California voters apparently can forget about a June 7 special election on tax extensions to balance the state's budget.
Governor Brown has broken off talks with Republicans whose votes he needed to put the measures on the ballot.
The governor and Democrat majorities in both houses of the Legislature will now take their ball and go looking for another playing field.
A November special election on a citizens' initiative could be in the offing.
But so could state IOUs before then.
"Look, the problem has taken a decade to build up; it's very serious," the governor said in a brief video message posted on YouTube Tuesday night. "It's going to take some time before we finally solve it. But I'm going to explore every possible avenue."
He's already signed off on $14 billion in program and service cuts, plus fund transfers, passed by the Legislature.
But the governor says Republicans made too many demands, including a tax break for companies that send jobs overseas, before they'd vote to put $12 billion in tax extensions on the ballot.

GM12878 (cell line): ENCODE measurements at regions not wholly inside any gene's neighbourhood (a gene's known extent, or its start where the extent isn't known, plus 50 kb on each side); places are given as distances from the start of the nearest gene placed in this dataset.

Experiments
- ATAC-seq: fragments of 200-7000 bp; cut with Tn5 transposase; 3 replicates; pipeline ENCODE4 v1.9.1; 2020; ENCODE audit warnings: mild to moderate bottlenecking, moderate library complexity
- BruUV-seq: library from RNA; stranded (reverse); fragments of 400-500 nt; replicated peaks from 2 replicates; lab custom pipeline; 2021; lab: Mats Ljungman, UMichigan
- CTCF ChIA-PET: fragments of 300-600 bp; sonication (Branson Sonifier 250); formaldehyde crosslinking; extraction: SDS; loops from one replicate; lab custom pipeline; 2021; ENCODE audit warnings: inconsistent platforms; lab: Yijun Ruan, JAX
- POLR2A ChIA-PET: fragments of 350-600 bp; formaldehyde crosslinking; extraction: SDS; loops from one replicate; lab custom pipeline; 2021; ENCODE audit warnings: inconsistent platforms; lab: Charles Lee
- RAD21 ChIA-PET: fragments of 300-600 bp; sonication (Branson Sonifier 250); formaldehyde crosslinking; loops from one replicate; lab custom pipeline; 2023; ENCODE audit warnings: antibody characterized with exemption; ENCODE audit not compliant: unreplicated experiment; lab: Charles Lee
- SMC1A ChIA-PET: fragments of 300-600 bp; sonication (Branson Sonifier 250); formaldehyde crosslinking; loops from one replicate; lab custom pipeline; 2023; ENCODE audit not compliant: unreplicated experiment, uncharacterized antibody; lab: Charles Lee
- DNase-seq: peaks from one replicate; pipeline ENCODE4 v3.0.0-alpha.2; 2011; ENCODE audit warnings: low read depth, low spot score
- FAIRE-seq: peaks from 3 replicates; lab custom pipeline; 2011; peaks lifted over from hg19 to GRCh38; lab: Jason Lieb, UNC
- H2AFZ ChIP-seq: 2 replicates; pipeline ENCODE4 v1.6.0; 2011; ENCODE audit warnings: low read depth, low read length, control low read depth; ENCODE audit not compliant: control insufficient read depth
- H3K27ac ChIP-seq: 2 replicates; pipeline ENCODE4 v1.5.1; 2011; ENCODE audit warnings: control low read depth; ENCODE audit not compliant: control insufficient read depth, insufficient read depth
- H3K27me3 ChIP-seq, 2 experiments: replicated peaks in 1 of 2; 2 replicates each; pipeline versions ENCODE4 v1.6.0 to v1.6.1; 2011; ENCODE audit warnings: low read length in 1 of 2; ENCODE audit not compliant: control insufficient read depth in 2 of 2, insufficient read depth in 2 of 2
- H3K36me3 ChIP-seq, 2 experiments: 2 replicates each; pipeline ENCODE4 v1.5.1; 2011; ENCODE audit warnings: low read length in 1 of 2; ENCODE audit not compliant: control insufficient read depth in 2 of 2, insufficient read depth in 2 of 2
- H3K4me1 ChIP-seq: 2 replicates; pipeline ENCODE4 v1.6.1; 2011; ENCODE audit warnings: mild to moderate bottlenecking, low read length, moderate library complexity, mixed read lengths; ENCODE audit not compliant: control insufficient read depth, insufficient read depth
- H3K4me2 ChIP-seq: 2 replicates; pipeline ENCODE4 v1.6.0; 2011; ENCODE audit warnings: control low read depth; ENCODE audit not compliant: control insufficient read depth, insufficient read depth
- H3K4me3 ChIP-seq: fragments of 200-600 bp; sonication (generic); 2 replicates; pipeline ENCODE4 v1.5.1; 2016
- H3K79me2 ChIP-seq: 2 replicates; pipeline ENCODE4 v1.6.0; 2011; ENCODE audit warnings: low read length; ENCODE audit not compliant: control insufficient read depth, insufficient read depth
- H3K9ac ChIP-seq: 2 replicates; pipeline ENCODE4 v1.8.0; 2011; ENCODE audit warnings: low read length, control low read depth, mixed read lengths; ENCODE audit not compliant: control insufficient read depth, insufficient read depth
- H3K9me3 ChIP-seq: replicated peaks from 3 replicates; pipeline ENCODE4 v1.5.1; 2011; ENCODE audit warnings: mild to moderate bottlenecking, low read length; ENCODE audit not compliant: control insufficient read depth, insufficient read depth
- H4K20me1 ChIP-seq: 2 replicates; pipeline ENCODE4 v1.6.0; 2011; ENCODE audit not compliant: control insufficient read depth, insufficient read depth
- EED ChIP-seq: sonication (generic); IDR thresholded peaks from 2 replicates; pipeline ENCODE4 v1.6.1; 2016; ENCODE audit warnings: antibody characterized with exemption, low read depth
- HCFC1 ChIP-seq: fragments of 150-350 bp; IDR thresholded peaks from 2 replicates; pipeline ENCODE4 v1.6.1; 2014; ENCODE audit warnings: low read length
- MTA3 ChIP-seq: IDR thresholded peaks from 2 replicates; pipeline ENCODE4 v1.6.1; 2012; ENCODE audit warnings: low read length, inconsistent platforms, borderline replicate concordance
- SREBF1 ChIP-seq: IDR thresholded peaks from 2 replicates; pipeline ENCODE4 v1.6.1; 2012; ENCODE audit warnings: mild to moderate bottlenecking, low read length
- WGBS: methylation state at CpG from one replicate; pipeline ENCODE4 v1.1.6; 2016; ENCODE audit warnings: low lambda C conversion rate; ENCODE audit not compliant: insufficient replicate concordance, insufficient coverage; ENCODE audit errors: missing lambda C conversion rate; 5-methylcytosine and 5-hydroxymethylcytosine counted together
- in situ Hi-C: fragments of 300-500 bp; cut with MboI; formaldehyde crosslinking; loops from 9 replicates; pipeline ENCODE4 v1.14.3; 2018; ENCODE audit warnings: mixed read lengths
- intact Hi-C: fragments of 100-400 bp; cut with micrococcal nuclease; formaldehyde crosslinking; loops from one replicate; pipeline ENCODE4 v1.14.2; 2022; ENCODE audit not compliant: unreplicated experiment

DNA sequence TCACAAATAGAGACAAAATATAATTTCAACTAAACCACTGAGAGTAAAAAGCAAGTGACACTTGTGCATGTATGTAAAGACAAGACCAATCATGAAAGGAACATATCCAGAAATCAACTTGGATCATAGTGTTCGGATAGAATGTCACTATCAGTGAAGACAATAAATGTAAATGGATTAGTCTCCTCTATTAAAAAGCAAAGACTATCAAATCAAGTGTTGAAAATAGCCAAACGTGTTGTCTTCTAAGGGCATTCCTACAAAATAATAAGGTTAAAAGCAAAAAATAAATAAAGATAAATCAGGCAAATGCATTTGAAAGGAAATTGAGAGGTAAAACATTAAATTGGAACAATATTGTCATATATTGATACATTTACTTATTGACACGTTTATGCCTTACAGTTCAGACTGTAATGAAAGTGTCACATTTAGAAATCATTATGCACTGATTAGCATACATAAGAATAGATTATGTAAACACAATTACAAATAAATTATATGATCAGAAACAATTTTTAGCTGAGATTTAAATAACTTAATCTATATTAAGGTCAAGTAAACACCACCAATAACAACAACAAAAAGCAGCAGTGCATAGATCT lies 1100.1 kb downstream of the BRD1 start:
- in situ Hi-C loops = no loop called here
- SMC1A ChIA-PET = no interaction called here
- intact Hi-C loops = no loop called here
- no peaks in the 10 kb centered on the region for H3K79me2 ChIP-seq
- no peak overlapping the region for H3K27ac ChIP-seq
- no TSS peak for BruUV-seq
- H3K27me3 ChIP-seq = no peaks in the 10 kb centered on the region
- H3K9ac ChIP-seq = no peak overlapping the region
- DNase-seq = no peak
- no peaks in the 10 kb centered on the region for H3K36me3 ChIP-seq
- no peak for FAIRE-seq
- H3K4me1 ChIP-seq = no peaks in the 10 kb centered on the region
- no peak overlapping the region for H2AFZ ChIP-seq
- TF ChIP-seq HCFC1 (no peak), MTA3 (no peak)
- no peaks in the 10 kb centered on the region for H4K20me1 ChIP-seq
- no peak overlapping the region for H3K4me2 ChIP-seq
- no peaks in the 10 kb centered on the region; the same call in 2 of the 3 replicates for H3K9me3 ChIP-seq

Republicans say the Democrats hadn't conceded on a state spending cap and pension reform measures, or limiting tax extensions to 18 months.
The governor has warned he won't accept a budget full of "smoke and mirrors".
So capitol observers predict an uneasy stalemate for a while.
"This is World War One trench warfare; they've dug in," says veteran San Diego political consultant John Dadian. "They're firing the bullets. Right now, none of the bullets are hitting. But sooner or later, something's got to give."
"I think there will be a budget passed in June. Whether that budget will be honest or not, whether that pain will be immediate or delayed -- Democrats have to work that out,” said Thad Kousser, political science professor at UC San Diego.
In the past, the governor has warned he'd double down on spending cuts if tax extensions weren't available.
Tuesday night, he made no mention of that -- only his determination to find some way to get the state out of the red.
Meantime, there's been talk about the Democrats using a parliamentary loophole to put the tax extensions on the ballot by their majority vote, instead of the two-thirds otherwise required.
But the prospect of losing a legal challenge, costing political capital -- as well as real capital -- may prompt second thoughts.